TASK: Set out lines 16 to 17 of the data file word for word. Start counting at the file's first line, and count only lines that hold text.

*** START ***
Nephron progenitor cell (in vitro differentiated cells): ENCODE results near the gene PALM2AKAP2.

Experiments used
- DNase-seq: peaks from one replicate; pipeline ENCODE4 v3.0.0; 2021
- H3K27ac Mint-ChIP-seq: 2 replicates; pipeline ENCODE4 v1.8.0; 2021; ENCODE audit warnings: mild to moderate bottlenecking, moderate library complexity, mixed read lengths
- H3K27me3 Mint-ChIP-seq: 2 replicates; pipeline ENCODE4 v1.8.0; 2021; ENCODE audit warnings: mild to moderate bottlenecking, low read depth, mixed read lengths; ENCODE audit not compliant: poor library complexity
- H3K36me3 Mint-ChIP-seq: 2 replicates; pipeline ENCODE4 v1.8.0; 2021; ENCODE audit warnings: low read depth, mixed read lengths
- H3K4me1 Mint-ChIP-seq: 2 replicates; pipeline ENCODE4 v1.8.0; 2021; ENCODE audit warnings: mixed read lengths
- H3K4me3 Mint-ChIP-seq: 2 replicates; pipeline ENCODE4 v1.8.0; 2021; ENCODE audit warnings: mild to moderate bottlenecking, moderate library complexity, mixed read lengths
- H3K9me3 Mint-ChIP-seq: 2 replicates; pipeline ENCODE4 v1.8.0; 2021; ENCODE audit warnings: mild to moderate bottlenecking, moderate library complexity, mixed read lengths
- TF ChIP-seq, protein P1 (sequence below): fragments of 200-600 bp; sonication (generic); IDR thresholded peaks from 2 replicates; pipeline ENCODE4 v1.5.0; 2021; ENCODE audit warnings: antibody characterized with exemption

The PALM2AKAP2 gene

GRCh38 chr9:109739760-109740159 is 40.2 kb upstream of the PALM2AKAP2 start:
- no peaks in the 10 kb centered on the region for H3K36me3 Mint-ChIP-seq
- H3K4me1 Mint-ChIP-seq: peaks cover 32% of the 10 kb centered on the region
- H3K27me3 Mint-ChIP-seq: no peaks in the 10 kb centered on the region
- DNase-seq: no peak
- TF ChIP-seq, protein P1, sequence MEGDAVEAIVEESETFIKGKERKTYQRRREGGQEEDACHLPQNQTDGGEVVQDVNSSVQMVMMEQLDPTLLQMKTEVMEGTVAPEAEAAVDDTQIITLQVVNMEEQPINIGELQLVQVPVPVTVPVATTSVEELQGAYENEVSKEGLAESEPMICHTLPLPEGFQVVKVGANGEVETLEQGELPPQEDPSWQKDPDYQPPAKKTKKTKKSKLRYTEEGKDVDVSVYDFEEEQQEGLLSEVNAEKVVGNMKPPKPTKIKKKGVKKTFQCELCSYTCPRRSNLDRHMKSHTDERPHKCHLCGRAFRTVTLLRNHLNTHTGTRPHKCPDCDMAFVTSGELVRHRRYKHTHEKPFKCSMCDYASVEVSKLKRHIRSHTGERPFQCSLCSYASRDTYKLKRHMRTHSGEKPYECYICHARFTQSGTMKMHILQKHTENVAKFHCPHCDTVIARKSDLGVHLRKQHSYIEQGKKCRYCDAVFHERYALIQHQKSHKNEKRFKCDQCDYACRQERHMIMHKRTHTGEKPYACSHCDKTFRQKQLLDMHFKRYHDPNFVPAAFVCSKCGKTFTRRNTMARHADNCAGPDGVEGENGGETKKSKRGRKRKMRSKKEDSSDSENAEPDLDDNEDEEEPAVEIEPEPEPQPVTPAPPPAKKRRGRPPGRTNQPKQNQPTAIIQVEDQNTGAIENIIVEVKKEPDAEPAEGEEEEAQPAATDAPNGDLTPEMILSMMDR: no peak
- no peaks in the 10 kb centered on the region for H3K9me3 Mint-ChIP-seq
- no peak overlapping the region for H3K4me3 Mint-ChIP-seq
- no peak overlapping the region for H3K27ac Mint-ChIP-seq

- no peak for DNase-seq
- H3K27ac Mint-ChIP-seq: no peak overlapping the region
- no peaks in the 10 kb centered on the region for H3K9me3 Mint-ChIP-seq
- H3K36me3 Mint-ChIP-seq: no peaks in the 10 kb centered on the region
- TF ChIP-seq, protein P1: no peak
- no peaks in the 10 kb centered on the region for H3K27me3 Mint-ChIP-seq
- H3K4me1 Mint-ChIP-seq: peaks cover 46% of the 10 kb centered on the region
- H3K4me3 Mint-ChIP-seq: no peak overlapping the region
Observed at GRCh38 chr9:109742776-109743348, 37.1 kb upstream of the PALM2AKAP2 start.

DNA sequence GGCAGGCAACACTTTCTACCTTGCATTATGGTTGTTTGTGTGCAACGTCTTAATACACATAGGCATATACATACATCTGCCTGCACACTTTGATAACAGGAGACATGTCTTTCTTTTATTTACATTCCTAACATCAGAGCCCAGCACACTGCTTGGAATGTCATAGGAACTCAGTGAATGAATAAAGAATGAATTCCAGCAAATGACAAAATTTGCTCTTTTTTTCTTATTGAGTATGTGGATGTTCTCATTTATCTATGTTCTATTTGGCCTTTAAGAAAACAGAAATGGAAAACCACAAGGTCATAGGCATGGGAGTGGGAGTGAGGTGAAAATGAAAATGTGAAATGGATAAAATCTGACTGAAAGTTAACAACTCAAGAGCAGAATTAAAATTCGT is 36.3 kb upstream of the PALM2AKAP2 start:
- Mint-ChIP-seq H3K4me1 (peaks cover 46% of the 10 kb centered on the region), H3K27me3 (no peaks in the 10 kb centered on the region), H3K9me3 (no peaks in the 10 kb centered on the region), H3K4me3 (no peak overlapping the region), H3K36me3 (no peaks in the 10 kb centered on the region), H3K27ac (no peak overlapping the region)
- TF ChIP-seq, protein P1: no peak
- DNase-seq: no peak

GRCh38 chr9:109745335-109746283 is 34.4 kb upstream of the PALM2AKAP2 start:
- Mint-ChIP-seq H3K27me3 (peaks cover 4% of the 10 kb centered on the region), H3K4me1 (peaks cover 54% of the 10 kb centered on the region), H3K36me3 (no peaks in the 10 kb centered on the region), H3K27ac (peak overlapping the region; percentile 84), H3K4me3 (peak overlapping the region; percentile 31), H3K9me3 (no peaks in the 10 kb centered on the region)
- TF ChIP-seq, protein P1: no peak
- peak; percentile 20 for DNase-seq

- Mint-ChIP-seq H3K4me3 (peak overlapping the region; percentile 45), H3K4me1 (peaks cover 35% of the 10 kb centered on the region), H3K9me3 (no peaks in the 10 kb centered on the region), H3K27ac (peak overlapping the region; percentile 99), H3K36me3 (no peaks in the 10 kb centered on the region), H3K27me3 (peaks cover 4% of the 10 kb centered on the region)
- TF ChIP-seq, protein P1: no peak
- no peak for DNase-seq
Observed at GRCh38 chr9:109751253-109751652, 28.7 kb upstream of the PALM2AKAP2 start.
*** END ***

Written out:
- DNase-seq: no peak
- TF ChIP-seq, protein P1, sequence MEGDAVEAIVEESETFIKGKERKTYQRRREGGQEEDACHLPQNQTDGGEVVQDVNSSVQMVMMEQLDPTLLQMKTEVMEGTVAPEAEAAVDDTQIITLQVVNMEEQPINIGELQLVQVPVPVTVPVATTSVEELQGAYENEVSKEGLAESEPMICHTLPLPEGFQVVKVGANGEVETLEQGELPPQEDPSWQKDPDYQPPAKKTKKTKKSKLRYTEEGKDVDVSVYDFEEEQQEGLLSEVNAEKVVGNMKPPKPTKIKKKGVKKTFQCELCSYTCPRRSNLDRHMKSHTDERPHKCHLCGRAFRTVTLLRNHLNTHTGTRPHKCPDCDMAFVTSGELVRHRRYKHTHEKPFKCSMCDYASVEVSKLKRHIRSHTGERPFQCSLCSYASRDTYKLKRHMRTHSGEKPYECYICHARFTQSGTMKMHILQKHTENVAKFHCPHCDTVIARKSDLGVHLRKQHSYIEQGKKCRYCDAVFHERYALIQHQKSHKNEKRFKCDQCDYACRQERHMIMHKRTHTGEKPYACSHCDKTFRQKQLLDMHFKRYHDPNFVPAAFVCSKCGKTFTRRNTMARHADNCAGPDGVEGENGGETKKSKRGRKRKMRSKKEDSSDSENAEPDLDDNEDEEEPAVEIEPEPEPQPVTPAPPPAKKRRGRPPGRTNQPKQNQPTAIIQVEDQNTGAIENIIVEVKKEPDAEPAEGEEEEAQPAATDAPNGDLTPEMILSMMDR: no peak